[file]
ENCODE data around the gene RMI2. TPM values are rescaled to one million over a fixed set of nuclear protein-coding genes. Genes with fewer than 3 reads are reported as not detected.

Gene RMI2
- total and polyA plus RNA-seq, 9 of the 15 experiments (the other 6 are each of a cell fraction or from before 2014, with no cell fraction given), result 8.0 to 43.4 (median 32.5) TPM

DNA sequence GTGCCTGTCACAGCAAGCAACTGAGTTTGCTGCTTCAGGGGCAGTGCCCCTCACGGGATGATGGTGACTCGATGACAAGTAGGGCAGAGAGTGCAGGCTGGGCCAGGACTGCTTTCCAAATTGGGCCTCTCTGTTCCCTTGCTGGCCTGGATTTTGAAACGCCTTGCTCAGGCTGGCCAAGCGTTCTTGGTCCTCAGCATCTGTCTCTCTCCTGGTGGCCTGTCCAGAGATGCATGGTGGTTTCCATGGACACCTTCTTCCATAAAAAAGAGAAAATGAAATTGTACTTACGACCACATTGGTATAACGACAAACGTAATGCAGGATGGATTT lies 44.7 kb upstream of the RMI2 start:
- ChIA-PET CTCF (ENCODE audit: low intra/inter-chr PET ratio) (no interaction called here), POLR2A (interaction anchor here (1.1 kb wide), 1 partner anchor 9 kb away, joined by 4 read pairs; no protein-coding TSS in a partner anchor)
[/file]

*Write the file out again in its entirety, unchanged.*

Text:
ENCODE data around the gene RMI2. TPM values are rescaled to one million over a fixed set of nuclear protein-coding genes. Genes with fewer than 3 reads are reported as not detected.

Gene RMI2
- total and polyA plus RNA-seq, 9 of the 15 experiments (the other 6 are each of a cell fraction or from before 2014, with no cell fraction given), result 8.0 to 43.4 (median 32.5) TPM

DNA sequence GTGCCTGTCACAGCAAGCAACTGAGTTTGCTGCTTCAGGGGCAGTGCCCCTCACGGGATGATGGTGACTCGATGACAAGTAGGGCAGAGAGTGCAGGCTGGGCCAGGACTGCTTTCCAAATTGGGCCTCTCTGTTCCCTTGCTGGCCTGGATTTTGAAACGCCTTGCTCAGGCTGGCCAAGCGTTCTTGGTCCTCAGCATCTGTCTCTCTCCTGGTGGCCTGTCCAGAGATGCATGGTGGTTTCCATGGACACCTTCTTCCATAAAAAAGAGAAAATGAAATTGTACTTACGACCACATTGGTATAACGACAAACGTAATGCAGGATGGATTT lies 44.7 kb upstream of the RMI2 start:
- ChIA-PET CTCF (ENCODE audit: low intra/inter-chr PET ratio) (no interaction called here), POLR2A (interaction anchor here (1.1 kb wide), 1 partner anchor 9 kb away, joined by 4 read pairs; no protein-coding TSS in a partner anchor)